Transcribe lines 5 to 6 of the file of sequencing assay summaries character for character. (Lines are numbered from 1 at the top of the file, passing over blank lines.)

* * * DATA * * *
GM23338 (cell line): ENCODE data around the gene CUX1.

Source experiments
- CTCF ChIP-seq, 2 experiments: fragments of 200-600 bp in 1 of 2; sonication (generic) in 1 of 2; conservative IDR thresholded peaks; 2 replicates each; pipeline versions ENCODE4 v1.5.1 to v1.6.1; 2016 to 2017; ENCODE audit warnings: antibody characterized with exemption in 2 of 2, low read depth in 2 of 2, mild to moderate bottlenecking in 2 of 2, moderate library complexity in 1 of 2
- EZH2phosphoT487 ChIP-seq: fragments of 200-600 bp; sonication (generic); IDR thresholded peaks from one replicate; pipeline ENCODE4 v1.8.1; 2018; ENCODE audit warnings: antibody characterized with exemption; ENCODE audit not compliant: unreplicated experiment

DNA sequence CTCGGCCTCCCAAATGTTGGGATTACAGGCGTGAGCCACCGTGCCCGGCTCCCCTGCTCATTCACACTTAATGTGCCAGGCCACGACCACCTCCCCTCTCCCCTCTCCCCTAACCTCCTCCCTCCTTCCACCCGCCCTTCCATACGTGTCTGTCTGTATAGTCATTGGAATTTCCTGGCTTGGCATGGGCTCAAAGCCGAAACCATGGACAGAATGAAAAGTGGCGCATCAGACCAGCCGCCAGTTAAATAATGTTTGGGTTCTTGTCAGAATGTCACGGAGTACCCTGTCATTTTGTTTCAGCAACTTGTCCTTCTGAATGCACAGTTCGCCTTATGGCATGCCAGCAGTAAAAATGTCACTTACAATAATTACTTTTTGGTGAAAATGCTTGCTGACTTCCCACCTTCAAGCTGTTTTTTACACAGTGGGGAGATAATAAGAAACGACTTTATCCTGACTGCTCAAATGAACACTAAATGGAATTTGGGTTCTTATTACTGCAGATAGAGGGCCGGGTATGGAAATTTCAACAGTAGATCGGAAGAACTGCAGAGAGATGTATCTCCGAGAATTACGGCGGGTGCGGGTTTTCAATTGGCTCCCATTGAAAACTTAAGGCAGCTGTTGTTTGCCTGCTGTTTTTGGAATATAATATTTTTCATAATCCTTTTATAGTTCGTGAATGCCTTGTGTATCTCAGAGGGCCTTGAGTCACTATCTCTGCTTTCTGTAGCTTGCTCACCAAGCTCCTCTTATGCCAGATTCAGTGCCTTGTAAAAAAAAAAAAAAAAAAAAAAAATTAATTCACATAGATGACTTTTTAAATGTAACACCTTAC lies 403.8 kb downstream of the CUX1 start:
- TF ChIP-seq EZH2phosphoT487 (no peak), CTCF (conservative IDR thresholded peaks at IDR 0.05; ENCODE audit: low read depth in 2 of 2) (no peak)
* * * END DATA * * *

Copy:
DNA sequence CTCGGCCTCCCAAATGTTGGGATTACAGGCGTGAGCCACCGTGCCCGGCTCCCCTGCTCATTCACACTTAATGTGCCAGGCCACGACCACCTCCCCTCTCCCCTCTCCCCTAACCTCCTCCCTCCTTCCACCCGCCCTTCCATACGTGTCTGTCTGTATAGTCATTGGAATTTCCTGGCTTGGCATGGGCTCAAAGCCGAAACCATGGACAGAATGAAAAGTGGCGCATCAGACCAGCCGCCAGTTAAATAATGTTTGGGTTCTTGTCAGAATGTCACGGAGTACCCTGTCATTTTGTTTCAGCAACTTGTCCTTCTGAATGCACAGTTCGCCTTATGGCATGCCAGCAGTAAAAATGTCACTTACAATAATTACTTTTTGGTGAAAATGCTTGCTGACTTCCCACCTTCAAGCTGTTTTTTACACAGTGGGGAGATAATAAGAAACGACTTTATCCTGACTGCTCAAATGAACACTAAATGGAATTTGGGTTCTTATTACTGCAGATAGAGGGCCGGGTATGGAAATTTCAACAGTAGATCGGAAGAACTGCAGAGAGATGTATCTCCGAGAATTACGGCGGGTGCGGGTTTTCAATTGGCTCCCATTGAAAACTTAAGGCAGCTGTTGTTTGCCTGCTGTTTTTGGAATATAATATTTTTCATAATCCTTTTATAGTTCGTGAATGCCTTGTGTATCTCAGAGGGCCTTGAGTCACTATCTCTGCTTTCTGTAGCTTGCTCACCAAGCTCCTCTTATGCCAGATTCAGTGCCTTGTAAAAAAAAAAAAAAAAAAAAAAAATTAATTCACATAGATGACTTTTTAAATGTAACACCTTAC lies 403.8 kb downstream of the CUX1 start:
- TF ChIP-seq EZH2phosphoT487 (no peak), CTCF (conservative IDR thresholded peaks at IDR 0.05; ENCODE audit: low read depth in 2 of 2) (no peak)